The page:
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Uncanny

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Some said there was a traveler who roamed Hyrule, a survivalist who would vanish into the wilderness for weeks at a time, only to emerge with the scars of new battles, gems, dragon scales, and weapons built from the kingdom’s mechanical horrors. They said he was an explorer who found ruins and ancient monuments, a warrior who fought monsters and brought down nightmares, a madman who surfed down Hebra Peak and rode lynels, a figure who vanished into the depths of the countless ancient shrines and emerged with more lifeforce in his veins.

They said his name was Link.

 


 

Some said Link was a Champion, a Hero of a hundred years past, risen again to fight the Calamity. They said he wielded the Master Sword, the Sword that Seals the Darkness, the Demon’s Bane, the Champion’s Blade. He took back the Divine Beasts from where they stalked and left destruction, old signals still echoing within…  

• • •  — — —  • • •  // • • •  — — —  • • • // • • •  — — —  • • • 

They said he was allies and friends with all the chieftains and leaders of Hyrule’s many clans. A Hylian by blood and a Sheikah by skill. A Zora by marriage and a Rito by adoption. A brother to the Gorons and sister to the Gerudo. 

 


 

Some said Link’s injuries were far too quick to heal. He had once been seen walking with a deep gash in his side that should have left him for dead, yet he seemed to notice nothing of it. Another had sworn Link had stood right next to an explosion that incinerated a bokoblin, yet afterwards Link stood up, as if he had only been pushed over. 

They said he was even brought back from death, the ghostly green fires of spirits winding around him as injuries healed and strength was restored.

 


 

Some said Link’s eyes glowed in the color of the ancient shrines. It was an electric blue that chilled you to the bone, the feeling of your very soul being examined as the one behind those eyes judged your worth. If you met him in the night, his eyes continued to glow that unnatural blue. They said, if you looked close enough, you could see that same color run right through his veins. 

 


 

Some said Link was a Seer of Ghosts. He spoke to air, speaking the names of the long dead. He would stare into the distance, eyes tracking something only he could see, watching the lingering memories of a century ago still cling to the world. They said that transparent glowing figures would dance around his form, giving him skills said to belong to the Champions of the Calamity, knowledge that none but the dead should have.

 


 

Some said Link knew too much for someone who remembered so little. They said he had amnesia, with only a handle of memories and echoes to his name, glimpses into a past of Before. Yet, for someone who had no memories, he knew so much. He knew the name of every person in Hyrule, from the youngest to the oldest, from shopkeepers to travelers to clan leaders. He knew stories of places that seemed outlandish, yet ones that seemed to ring with truth. A great promenade and forgotten temple, the ghosts of an age when Hylians lived above the clouds. They said he walked through, remembering the ghosts of his past.

 


 

Some said Link’s screams could leave you paralyzed with fear. He had once stumbled into Hateno, eyes wide with a deep, bone-chilling agony. That night the village had awoken to his screams, night terrors making themselves known. The screams may have been from nightmares, but they were those of a dying man. Someone who threw every last scrap of energy into crying out their pain before oblivion took them. No one was sure if the fear they felt at those screams was Link’s, or their own.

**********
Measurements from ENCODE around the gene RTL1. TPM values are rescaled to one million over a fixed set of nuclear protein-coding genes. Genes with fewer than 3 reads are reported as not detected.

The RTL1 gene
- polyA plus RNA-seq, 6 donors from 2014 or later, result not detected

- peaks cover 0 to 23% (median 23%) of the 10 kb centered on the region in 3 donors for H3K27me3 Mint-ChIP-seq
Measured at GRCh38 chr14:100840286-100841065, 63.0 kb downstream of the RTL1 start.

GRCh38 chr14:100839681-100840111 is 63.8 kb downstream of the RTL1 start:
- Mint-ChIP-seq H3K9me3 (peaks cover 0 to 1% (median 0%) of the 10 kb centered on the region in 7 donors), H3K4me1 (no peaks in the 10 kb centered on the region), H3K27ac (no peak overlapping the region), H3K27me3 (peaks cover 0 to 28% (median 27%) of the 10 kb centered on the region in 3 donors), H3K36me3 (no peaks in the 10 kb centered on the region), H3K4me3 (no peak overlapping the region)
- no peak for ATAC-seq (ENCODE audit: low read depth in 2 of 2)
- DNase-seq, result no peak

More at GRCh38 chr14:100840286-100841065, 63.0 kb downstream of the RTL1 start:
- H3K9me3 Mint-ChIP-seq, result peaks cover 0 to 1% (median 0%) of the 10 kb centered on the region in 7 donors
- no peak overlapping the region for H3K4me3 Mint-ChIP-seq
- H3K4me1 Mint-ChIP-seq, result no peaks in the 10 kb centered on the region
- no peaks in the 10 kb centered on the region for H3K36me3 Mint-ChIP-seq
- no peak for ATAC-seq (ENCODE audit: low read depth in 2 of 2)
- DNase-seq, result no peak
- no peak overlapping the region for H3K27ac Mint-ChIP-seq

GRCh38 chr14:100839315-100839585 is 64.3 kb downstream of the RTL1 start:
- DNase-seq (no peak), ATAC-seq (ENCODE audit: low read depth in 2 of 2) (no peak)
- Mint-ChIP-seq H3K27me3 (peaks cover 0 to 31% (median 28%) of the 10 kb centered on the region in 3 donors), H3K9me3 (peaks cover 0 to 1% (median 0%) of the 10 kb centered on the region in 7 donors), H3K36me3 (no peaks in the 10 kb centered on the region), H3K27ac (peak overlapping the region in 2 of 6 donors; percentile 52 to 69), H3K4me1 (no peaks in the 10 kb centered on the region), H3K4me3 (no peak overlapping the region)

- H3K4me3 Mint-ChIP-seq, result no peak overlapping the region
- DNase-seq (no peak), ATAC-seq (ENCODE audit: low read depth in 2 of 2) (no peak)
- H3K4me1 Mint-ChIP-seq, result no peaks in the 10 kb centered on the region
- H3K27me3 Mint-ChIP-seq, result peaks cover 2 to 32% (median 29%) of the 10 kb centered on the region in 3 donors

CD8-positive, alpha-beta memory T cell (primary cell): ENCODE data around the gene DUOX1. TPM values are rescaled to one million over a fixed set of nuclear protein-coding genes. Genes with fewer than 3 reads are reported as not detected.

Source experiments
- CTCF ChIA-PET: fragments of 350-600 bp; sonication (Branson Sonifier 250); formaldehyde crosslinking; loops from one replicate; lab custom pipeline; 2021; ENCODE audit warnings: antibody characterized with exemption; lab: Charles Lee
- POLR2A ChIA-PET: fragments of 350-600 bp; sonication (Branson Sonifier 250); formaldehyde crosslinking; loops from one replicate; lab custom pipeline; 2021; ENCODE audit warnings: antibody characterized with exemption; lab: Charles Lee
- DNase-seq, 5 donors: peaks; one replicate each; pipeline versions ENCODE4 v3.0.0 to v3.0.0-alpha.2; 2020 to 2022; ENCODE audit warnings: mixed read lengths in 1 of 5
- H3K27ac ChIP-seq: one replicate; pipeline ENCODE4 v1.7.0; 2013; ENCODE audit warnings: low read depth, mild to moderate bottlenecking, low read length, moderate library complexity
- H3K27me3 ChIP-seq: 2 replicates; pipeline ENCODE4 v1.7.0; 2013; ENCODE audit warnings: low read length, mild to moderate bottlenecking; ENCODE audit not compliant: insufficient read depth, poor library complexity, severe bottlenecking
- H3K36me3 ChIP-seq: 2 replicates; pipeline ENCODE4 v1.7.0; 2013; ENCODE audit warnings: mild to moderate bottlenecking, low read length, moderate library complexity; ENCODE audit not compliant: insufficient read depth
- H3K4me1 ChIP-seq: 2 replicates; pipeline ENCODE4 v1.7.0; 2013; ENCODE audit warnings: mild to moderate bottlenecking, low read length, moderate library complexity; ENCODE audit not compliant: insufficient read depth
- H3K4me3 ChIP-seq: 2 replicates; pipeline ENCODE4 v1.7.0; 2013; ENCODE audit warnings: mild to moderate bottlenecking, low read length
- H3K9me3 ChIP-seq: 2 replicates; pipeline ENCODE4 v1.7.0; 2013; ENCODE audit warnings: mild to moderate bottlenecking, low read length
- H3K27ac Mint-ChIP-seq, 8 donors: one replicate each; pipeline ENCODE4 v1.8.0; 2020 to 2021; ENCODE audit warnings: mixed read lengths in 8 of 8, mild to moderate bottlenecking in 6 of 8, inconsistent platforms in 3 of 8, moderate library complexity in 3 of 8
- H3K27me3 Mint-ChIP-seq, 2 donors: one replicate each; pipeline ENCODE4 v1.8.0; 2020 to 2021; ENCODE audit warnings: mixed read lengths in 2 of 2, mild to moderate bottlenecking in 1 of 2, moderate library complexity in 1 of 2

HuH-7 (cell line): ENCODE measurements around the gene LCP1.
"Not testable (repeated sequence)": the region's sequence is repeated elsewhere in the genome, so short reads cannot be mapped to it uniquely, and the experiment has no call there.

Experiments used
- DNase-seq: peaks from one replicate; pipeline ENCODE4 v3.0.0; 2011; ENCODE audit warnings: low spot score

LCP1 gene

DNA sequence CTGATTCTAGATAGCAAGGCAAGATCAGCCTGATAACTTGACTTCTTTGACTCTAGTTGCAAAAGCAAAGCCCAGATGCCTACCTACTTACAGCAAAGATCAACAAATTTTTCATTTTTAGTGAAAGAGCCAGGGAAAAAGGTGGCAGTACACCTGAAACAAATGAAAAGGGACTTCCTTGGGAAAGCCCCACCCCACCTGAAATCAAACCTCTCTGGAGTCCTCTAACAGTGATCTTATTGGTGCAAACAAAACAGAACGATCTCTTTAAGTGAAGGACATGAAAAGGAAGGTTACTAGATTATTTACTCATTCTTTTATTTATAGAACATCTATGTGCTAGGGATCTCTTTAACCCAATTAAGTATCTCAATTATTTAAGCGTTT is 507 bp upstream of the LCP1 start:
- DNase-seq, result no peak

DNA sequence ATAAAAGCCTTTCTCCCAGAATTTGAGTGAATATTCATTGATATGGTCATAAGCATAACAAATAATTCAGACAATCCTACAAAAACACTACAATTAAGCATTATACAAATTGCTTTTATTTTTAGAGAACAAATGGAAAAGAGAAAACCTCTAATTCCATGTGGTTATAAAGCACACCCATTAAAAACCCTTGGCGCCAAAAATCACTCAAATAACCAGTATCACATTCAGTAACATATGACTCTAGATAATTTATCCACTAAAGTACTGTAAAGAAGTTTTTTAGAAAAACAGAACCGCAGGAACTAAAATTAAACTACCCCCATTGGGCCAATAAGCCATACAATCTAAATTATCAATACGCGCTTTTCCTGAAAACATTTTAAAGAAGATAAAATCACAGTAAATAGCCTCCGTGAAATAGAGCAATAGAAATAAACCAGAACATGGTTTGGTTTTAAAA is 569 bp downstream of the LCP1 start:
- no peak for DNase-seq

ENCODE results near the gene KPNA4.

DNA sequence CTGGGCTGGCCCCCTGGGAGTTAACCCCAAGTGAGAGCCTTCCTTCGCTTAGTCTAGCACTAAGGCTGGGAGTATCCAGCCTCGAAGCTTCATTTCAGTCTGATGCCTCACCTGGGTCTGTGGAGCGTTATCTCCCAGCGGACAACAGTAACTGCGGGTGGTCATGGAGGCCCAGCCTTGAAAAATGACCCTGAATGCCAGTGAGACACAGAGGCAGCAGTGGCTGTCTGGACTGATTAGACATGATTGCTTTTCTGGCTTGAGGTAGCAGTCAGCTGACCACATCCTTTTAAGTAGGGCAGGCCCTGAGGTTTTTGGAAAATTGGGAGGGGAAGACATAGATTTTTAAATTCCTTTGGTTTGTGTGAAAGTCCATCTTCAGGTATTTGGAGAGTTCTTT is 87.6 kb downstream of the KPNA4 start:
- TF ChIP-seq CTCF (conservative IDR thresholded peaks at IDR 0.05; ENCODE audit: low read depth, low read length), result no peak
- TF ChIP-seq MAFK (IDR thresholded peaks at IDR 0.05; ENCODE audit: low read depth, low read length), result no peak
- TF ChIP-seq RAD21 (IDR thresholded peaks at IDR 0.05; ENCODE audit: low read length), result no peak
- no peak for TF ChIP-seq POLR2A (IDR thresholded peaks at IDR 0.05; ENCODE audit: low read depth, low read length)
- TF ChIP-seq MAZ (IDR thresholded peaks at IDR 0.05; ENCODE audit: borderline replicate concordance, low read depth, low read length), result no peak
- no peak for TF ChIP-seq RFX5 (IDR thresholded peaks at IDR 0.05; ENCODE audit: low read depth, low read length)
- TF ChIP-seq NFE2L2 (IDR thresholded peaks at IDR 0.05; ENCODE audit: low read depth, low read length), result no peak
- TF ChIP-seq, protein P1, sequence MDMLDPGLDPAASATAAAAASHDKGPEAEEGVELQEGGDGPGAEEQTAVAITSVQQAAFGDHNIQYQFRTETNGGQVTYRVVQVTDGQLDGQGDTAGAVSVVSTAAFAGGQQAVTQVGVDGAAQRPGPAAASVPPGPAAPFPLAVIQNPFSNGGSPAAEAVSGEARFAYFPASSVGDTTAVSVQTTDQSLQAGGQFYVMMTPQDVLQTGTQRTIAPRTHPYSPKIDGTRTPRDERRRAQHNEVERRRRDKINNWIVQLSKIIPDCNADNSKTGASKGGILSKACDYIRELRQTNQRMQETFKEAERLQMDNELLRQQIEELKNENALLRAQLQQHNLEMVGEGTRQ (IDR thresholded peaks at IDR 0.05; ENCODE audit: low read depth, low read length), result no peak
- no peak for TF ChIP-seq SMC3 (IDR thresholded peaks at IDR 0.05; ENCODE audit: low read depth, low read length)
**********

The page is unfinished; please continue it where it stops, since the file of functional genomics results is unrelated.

Some said Link was a child of the Spirits. They said he had ridden the Lord of the Mountain, the two-faced God of Wilds that brought thunder in its wake, then slept among the Lord’s small messengers, rabbits with the faces of owls and horns made of laurel. They said he restored the Great Faeries, bringing them offerings of riches and power until their flowers bloomed wide once more, and that he bartered with the God of Horses, a deity with governance of Death and Life, spoke to them as an old friend and named them Malayna. 

They said Link flew alongside the great Dragons, freed Wisdom from it’s corruption, and was gifted their scales, horns and talons. He flew alongside them until they vanished into the uncharted sky (and then he followed them there too, to floating isles and the realm of spirits)

They said he was a Seer of the Forest Children, playing their games and solving their riddles. He was said to traverse the Lost Woods, moving through a cursed fog that embraced him as a friend and child and not an enemy, until he emerged into its sacred heart. They said he Saw, when others did not.

 


 

Some said Link was of the Wilds. They said the Spirits called him Wildling, that he was an entity of Death and Life roaming a land much the same. They said he held the strength of mountains in marrow, the crackling of thunder in his veins, the howling winds in his stride. They said he awoke from Death, woven from the firmament of Life. 

He roamed over a world covered in forests and mountains, with Spirits and Demons hiding among cliffs and rivers. The skeletons of great Leviathans bore tales of an age long past, the hole burned through a mountain, a story no one knew.

 


 

Some said Link was a little bit Eldritch, a little bit up and to the left of the plane they perceived. They said he was dead and reborn, the child of spirits, reformed by ancients. They all agreed he had several quirks to his name. Yet, they also agreed that they did not care. Link was their neighbor, friend, helper, savior, Champion, Hero. Should he be an Undead or a Wilding, it did not matter.

In the end, he was Link.